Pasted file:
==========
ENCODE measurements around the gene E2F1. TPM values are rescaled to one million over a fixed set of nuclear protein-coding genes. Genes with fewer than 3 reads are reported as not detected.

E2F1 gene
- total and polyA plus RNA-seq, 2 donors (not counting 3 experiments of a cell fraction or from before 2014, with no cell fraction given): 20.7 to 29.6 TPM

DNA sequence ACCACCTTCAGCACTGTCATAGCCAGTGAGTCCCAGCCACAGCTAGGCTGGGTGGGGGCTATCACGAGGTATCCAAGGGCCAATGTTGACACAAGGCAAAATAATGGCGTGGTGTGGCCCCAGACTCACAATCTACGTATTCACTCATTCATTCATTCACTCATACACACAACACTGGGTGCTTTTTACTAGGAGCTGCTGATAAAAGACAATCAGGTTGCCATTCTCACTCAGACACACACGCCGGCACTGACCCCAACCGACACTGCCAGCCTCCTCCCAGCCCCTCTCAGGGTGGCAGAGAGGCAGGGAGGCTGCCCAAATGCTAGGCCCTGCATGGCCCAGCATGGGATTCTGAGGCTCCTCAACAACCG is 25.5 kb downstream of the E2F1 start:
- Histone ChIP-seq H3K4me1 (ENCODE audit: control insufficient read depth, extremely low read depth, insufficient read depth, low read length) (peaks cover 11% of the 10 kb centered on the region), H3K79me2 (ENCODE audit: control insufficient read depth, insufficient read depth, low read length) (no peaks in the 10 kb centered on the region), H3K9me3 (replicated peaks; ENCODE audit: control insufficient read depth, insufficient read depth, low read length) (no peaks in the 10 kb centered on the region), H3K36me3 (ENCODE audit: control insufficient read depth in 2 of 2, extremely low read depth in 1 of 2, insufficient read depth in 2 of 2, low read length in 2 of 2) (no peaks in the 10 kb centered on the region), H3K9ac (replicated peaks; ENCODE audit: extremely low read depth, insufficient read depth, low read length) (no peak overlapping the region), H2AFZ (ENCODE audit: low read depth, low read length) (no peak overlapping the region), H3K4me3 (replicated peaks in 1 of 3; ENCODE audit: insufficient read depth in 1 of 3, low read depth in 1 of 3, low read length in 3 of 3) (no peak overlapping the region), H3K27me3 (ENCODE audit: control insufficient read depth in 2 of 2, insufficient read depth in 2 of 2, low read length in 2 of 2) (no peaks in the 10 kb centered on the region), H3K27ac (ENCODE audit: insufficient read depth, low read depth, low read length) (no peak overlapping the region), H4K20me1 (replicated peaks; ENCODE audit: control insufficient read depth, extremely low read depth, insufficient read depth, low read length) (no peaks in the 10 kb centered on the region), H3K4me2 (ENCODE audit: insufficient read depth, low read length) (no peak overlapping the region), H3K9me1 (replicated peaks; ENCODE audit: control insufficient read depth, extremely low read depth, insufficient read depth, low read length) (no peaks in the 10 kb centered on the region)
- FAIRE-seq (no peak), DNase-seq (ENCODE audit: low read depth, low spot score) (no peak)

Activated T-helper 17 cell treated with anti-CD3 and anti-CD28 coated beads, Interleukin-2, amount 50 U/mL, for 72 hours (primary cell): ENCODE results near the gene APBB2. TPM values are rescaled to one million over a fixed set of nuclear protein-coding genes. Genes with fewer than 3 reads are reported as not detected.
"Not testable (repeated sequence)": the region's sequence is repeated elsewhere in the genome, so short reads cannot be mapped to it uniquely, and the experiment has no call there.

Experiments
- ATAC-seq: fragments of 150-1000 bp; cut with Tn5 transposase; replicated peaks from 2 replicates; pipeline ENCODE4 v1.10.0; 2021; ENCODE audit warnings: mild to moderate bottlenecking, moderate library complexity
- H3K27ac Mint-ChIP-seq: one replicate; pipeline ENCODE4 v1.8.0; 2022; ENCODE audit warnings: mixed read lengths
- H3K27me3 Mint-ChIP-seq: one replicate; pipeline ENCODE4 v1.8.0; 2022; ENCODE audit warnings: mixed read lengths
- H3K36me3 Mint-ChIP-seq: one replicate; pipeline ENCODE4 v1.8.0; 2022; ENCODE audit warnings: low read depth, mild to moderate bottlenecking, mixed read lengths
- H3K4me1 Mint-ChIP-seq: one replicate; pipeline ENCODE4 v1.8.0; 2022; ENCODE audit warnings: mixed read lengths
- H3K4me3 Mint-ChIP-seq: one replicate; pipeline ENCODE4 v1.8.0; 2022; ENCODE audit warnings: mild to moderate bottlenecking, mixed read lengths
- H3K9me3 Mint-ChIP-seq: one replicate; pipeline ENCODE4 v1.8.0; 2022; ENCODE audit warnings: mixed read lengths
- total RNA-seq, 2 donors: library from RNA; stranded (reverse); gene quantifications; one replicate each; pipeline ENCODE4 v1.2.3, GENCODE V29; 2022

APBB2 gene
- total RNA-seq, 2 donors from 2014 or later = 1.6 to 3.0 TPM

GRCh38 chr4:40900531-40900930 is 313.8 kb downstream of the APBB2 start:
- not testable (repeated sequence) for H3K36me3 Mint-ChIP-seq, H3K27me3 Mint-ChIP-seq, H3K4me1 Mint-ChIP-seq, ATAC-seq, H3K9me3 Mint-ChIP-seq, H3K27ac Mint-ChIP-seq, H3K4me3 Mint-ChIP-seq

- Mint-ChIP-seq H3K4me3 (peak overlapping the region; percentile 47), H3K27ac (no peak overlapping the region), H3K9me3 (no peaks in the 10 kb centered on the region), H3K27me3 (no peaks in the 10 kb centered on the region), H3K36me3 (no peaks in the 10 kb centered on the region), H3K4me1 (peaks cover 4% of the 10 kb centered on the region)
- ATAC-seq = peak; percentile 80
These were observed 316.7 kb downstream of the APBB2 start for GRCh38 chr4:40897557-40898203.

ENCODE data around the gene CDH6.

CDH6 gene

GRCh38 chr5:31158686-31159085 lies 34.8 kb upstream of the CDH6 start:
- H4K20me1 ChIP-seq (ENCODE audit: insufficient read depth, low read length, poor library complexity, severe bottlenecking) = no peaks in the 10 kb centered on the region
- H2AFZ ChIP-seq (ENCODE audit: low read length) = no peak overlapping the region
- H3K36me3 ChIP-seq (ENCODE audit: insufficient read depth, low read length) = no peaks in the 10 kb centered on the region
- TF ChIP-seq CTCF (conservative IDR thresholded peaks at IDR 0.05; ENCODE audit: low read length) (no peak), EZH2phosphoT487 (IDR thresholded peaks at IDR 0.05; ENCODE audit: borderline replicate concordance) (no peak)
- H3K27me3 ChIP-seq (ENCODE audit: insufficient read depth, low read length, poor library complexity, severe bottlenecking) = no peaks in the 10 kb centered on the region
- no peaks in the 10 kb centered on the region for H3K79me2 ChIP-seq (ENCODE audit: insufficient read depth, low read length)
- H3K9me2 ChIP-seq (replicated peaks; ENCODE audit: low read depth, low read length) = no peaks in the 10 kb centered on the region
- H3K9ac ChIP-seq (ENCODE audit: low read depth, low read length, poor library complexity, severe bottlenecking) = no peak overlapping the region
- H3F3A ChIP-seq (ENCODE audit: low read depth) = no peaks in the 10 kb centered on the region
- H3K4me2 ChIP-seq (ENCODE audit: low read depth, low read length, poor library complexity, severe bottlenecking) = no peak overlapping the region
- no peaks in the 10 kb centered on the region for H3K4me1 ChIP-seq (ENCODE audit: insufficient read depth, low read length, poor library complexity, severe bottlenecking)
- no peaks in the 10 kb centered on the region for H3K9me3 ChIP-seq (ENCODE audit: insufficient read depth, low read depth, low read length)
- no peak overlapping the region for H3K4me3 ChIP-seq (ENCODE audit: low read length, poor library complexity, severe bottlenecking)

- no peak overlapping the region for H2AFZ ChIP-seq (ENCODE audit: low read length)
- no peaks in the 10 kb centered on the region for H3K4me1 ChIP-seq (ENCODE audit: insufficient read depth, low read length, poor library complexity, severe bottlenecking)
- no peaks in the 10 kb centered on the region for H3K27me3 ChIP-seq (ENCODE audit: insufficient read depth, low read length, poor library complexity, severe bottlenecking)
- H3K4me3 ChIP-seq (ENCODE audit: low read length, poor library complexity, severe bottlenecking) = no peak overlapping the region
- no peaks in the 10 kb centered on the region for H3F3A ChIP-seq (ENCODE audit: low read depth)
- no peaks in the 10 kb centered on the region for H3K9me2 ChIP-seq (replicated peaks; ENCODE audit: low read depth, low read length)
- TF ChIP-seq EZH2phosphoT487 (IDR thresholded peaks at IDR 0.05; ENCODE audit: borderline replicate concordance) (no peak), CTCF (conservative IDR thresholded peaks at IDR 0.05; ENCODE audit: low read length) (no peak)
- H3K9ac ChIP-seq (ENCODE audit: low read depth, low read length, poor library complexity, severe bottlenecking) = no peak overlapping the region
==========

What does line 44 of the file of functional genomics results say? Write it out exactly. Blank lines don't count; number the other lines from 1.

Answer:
- H3K4me3 ChIP-seq (ENCODE audit: low read length, poor library complexity, severe bottlenecking) = no peak overlapping the region